Treating, in law, is the act of serving food, drink, and other refreshments to influence people for political gain. In various countries, treating is considered a form of corruption, and is illegal as such.
Treating, in a social context, came about with the birth of leisure time in the late nineteenth century. Young working class women took pride in going out and enjoying the city’s “cheap amusements”. Some notable cheap amusements included public dances, amusement parks, and nickelodeon movie theatres. Although young working class women liked to go out, this often proved difficult, as their wages were very low. Young women dealt with this issue in numerous ways. Some refrained from going out or limited going out to special occasions, while others depended on their male counterparts to finance their pleasures. The latter solution is referred to as “treating”. Historian Kathy Peiss has popularized this term in many of her scholarly works such as Cheap Amusements: Working Women and Leisure in Turn-of-the-Century New York (1986) and “Charity Girls and City Pleasures” (2004). The act of treating was an exchange between a man and a woman. A man would agree to pay for a woman’s outing in exchange for her company. Treating ranged from the more innocent to the more scandalous. Treating was seen as harmless when it was conducted between a “steady” couple and more risqué when it was performed on a casual basis. The women who engaged with this more risqué form of treating often reciprocated by performing sexual favors. These favors could be dancing, hugging, and kissing to full on sexual intercourse. The women who engaged with the more intense sexual acts were referred to as “charity girls”. These women did not see themselves as prostitutes but often walked a fine line between being treated and being paid for their sexual services.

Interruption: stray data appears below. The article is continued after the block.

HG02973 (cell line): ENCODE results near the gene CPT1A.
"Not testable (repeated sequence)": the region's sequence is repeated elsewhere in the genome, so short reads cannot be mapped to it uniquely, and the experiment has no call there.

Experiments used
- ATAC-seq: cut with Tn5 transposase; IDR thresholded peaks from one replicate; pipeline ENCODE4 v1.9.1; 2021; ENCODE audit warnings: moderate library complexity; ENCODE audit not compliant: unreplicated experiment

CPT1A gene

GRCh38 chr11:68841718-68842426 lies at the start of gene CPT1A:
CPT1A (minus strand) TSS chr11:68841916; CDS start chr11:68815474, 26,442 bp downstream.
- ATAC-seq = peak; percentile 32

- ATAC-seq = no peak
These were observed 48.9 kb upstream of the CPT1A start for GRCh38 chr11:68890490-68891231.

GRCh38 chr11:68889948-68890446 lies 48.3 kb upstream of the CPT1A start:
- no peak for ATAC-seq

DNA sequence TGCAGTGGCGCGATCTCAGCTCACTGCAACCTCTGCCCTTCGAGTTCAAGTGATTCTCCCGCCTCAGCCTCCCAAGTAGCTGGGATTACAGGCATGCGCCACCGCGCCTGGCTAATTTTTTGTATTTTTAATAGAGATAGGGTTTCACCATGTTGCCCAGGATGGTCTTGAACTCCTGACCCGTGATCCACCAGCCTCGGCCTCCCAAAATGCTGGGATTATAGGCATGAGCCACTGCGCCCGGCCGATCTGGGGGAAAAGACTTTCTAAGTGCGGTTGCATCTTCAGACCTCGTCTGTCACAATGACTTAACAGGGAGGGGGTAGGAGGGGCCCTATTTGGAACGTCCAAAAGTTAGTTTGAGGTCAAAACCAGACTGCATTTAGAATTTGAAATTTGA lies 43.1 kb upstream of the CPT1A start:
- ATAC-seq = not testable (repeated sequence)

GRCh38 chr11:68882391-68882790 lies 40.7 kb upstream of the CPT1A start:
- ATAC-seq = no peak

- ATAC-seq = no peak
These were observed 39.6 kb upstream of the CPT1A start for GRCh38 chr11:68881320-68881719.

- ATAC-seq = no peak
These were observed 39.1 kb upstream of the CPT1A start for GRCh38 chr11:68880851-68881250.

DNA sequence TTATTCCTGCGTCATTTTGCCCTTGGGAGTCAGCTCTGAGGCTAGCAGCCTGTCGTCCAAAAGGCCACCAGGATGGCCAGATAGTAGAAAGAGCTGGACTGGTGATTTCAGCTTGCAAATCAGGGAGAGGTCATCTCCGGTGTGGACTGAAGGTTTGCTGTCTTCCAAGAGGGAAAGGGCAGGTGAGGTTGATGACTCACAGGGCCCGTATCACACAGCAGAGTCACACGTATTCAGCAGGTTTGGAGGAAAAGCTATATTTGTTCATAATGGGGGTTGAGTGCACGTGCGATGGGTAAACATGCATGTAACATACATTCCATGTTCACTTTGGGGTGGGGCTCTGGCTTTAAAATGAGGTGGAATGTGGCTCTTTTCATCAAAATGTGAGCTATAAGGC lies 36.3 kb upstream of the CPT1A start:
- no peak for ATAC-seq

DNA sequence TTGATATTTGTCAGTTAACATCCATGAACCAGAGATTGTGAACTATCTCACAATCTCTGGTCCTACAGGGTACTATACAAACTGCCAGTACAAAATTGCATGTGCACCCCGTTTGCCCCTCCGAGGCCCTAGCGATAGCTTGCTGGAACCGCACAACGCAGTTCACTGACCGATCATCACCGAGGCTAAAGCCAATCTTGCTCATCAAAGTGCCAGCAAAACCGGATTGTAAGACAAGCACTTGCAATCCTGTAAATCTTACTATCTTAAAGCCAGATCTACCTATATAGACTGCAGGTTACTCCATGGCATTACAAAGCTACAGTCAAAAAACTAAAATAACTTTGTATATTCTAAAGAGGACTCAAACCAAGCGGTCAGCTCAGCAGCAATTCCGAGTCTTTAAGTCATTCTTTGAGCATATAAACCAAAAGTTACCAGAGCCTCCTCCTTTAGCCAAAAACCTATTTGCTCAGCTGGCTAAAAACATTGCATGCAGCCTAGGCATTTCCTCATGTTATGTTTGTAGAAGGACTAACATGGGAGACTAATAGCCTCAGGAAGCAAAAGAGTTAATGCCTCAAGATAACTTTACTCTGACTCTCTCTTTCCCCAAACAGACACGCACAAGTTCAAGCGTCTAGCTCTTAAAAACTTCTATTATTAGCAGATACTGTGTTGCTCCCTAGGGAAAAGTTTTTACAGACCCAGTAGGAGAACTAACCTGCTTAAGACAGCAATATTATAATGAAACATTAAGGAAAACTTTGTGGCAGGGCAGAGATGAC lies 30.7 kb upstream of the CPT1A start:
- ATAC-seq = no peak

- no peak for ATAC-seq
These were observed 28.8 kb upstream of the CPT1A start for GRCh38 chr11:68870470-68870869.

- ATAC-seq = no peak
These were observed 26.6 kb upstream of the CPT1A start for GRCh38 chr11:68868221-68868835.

Other articles related to "treating":
... Bark can be processed to produce yellow-brown dye, insecticide, or medicine for treating a wide array of ailments, including worms parasitic on the intestines ... Roots are also used medicinally in treating a gamut of conditions, from dizziness and indigestion to chest colds to venereal diseases ... senegalensis are used in treating skin or eye disorders ...
... It was used in treating heaviness of the head, giddiness, and dimness of sight, which proceeded apoplexies and epilepsies ... In treating all afflictions and foulnesses of the viscera of the lower belly, it was believed inferior to nothing for example, in treating jaundice, dropsies, and other mal-nutritione ... It was regarded as superior in treating even the most obstinate chronic distemper (disturbance of the humour) ...
... key works in the history of Indian philosophy, including the Kamasutra of Vātsyāyana (treating kāma, particularly as "sexual gratification"), the ...
... Treating Survivors of Satanist Abuse is a collection of essays edited by Valerie Sinason addressing the treatment of those who allege they are survivors of Satanic ritual abuse (a ... scepticism about the phenomenon and ethical issues related to treating individuals reporting satanic ritual abuse ...
Famous quotes containing the word treating:
“There is something antique, even, in his style of treating his subject, reminding us that Heroes and Demi-gods, Fates and Furies, still exist; the common man is nothing to him, but after death the hero is apotheosized and has a place in heaven, as in the religion of the Greeks.”
—Henry David Thoreau (18171862)
“To a first approximation, the intentional strategy consists of treating the object whose behavior you want to predict as a rational agent with beliefs and desires and other mental states exhibiting what Brentano and others call intentionality.”
—Daniel Clement Dennett (b. 1942)
“Permissiveness is the principle of treating children as if they were adults; and the tactic of making sure they never reach that stage.”
—Thomas Szasz (b. 1920)